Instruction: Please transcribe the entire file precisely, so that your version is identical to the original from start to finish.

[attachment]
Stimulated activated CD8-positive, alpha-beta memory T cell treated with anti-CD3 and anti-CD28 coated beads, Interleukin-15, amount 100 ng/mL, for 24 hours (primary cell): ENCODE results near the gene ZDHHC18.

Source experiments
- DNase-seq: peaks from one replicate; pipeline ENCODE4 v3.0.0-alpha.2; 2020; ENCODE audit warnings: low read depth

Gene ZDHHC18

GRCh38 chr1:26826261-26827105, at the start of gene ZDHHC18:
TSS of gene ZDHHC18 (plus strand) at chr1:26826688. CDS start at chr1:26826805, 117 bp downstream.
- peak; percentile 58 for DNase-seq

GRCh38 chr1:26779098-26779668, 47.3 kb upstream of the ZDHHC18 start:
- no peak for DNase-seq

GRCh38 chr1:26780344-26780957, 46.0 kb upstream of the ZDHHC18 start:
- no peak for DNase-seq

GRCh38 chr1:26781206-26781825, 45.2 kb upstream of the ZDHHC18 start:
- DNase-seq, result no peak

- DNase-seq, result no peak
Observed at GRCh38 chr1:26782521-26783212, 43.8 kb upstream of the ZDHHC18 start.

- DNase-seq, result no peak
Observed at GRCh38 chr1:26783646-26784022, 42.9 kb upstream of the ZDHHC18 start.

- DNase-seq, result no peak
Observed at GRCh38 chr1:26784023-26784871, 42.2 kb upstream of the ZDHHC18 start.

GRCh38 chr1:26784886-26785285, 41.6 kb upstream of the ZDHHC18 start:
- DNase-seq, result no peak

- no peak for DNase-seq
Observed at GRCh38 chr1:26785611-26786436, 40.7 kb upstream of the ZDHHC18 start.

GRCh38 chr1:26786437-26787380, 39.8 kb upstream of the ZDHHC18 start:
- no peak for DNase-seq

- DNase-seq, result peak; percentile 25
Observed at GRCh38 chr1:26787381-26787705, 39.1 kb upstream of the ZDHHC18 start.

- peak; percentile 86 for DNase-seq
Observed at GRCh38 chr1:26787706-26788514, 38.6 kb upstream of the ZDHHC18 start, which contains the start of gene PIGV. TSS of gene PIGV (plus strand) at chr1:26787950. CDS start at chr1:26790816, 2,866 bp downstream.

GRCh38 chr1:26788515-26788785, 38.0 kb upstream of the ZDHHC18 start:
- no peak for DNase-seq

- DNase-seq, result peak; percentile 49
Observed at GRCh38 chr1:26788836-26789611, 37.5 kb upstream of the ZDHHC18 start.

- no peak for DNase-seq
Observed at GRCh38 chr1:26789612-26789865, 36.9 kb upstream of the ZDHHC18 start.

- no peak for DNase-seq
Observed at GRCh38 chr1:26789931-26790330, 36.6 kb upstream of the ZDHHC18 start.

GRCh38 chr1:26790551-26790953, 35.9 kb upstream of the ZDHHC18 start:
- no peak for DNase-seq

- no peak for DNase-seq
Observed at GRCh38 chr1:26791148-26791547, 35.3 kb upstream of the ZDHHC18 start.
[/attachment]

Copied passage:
Stimulated activated CD8-positive, alpha-beta memory T cell treated with anti-CD3 and anti-CD28 coated beads, Interleukin-15, amount 100 ng/mL, for 24 hours (primary cell): ENCODE results near the gene ZDHHC18.

Source experiments
- DNase-seq: peaks from one replicate; pipeline ENCODE4 v3.0.0-alpha.2; 2020; ENCODE audit warnings: low read depth

Gene ZDHHC18

GRCh38 chr1:26826261-26827105, at the start of gene ZDHHC18:
TSS of gene ZDHHC18 (plus strand) at chr1:26826688. CDS start at chr1:26826805, 117 bp downstream.
- peak; percentile 58 for DNase-seq

GRCh38 chr1:26779098-26779668, 47.3 kb upstream of the ZDHHC18 start:
- no peak for DNase-seq

GRCh38 chr1:26780344-26780957, 46.0 kb upstream of the ZDHHC18 start:
- no peak for DNase-seq

GRCh38 chr1:26781206-26781825, 45.2 kb upstream of the ZDHHC18 start:
- DNase-seq, result no peak

- DNase-seq, result no peak
Observed at GRCh38 chr1:26782521-26783212, 43.8 kb upstream of the ZDHHC18 start.

- DNase-seq, result no peak
Observed at GRCh38 chr1:26783646-26784022, 42.9 kb upstream of the ZDHHC18 start.

- DNase-seq, result no peak
Observed at GRCh38 chr1:26784023-26784871, 42.2 kb upstream of the ZDHHC18 start.

GRCh38 chr1:26784886-26785285, 41.6 kb upstream of the ZDHHC18 start:
- DNase-seq, result no peak

- no peak for DNase-seq
Observed at GRCh38 chr1:26785611-26786436, 40.7 kb upstream of the ZDHHC18 start.

GRCh38 chr1:26786437-26787380, 39.8 kb upstream of the ZDHHC18 start:
- no peak for DNase-seq

- DNase-seq, result peak; percentile 25
Observed at GRCh38 chr1:26787381-26787705, 39.1 kb upstream of the ZDHHC18 start.

- peak; percentile 86 for DNase-seq
Observed at GRCh38 chr1:26787706-26788514, 38.6 kb upstream of the ZDHHC18 start, which contains the start of gene PIGV. TSS of gene PIGV (plus strand) at chr1:26787950. CDS start at chr1:26790816, 2,866 bp downstream.

GRCh38 chr1:26788515-26788785, 38.0 kb upstream of the ZDHHC18 start:
- no peak for DNase-seq

- DNase-seq, result peak; percentile 49
Observed at GRCh38 chr1:26788836-26789611, 37.5 kb upstream of the ZDHHC18 start.

- no peak for DNase-seq
Observed at GRCh38 chr1:26789612-26789865, 36.9 kb upstream of the ZDHHC18 start.

- no peak for DNase-seq
Observed at GRCh38 chr1:26789931-26790330, 36.6 kb upstream of the ZDHHC18 start.

GRCh38 chr1:26790551-26790953, 35.9 kb upstream of the ZDHHC18 start:
- no peak for DNase-seq

- no peak for DNase-seq
Observed at GRCh38 chr1:26791148-26791547, 35.3 kb upstream of the ZDHHC18 start.